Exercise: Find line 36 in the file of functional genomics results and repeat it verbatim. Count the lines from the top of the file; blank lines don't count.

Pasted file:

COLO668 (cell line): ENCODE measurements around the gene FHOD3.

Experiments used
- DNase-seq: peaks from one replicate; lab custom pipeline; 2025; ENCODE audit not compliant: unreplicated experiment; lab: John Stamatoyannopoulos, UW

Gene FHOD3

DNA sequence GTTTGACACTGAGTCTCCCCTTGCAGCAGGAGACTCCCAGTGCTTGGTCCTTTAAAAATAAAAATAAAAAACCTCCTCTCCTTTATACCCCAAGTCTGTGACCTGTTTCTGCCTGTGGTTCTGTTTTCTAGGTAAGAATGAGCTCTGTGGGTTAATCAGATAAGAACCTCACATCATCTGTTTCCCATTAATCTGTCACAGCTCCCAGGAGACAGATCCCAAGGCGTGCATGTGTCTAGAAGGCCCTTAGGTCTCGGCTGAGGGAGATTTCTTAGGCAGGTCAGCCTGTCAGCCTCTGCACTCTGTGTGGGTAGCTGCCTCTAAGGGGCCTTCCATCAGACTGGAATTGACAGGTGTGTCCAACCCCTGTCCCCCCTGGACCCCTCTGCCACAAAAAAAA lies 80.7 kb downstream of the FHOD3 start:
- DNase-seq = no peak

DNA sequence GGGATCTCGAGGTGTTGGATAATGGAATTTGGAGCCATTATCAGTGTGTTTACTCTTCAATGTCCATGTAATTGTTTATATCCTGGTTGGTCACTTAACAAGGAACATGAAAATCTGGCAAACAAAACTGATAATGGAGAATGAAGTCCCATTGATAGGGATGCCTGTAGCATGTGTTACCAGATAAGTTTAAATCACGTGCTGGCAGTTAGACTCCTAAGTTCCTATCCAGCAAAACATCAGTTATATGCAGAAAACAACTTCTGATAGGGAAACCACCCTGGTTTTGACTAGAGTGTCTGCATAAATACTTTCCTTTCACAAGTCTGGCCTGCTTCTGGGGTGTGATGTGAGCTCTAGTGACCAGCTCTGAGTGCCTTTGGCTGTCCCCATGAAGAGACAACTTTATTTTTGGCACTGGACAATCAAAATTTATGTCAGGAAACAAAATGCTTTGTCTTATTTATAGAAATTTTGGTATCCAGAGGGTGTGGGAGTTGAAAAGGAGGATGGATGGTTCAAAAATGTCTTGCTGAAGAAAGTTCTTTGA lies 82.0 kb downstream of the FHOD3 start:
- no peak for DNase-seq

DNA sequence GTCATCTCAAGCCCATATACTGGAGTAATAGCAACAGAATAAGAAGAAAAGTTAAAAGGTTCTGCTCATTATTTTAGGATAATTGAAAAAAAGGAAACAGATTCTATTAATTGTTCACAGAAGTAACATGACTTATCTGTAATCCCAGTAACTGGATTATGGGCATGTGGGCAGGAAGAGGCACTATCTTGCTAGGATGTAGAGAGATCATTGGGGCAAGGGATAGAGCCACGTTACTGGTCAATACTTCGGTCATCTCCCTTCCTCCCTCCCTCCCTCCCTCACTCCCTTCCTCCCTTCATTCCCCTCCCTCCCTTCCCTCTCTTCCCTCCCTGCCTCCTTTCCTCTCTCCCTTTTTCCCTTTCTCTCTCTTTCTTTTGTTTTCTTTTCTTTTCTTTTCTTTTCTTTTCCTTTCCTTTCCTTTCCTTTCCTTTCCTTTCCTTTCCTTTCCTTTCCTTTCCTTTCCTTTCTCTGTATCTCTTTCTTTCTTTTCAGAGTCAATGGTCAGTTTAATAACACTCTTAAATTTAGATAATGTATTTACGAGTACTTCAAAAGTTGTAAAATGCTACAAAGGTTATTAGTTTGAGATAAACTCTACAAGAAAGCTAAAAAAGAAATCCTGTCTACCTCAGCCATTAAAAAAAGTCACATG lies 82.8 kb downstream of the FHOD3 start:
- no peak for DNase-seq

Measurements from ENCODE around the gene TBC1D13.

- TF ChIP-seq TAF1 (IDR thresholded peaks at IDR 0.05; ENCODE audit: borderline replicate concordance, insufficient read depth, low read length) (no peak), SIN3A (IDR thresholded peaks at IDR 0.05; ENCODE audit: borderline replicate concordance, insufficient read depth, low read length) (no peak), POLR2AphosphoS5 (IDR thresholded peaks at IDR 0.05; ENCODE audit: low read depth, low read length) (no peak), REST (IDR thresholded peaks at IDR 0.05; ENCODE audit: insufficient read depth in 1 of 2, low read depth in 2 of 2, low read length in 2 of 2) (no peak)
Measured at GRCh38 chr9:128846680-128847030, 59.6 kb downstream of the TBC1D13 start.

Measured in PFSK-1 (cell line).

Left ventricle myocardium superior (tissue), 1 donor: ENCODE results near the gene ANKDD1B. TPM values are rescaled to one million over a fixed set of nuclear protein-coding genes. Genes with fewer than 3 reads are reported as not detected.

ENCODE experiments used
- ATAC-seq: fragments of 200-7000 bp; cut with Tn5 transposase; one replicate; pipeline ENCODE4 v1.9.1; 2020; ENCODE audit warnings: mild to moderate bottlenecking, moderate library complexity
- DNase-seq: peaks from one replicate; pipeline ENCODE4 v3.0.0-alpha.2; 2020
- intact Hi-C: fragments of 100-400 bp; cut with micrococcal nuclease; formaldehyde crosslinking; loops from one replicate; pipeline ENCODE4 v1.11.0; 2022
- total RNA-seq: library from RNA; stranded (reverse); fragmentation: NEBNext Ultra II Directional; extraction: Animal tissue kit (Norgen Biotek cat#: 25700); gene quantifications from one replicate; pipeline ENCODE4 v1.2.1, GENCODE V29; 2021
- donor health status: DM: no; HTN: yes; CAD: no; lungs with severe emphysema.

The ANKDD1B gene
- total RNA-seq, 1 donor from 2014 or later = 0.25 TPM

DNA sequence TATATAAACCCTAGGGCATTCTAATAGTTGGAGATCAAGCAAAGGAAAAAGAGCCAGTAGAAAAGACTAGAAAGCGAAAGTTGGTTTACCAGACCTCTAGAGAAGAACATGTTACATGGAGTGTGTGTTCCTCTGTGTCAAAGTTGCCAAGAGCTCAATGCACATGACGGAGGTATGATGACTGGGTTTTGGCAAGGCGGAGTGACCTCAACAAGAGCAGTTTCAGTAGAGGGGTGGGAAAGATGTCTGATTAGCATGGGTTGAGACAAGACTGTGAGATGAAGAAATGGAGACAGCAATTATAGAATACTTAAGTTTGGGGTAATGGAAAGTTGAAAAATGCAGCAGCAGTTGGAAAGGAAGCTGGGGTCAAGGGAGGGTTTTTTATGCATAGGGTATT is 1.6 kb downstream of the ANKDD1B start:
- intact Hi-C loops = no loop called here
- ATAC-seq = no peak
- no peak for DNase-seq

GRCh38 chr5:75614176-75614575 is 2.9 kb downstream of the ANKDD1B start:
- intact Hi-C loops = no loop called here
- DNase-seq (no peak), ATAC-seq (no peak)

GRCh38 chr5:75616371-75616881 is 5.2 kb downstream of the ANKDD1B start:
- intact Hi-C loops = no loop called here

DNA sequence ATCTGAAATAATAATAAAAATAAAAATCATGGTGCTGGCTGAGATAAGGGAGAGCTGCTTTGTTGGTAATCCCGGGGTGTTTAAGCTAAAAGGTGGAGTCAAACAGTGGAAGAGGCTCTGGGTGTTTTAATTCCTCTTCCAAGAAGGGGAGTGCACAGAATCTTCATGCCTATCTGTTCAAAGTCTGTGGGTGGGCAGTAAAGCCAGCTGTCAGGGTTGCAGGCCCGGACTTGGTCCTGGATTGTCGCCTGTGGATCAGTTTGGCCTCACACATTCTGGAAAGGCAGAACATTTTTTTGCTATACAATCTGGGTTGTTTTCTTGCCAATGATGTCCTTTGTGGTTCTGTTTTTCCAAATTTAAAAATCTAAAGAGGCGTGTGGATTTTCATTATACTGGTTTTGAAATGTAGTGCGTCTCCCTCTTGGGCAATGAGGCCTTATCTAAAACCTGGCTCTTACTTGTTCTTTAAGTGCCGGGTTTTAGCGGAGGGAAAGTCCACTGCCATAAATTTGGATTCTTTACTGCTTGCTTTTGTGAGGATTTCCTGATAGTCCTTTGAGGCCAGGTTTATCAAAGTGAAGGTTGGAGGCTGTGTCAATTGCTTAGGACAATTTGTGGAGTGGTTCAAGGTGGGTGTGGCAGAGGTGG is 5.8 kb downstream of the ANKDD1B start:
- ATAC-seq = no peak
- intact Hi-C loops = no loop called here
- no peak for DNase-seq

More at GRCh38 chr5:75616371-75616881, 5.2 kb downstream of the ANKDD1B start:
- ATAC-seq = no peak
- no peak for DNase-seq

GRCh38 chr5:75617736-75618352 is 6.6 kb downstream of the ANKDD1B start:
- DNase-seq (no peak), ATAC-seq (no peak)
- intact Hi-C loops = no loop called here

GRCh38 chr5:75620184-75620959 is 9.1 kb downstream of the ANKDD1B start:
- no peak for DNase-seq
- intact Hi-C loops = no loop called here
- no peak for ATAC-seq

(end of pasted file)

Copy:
- no peak for DNase-seq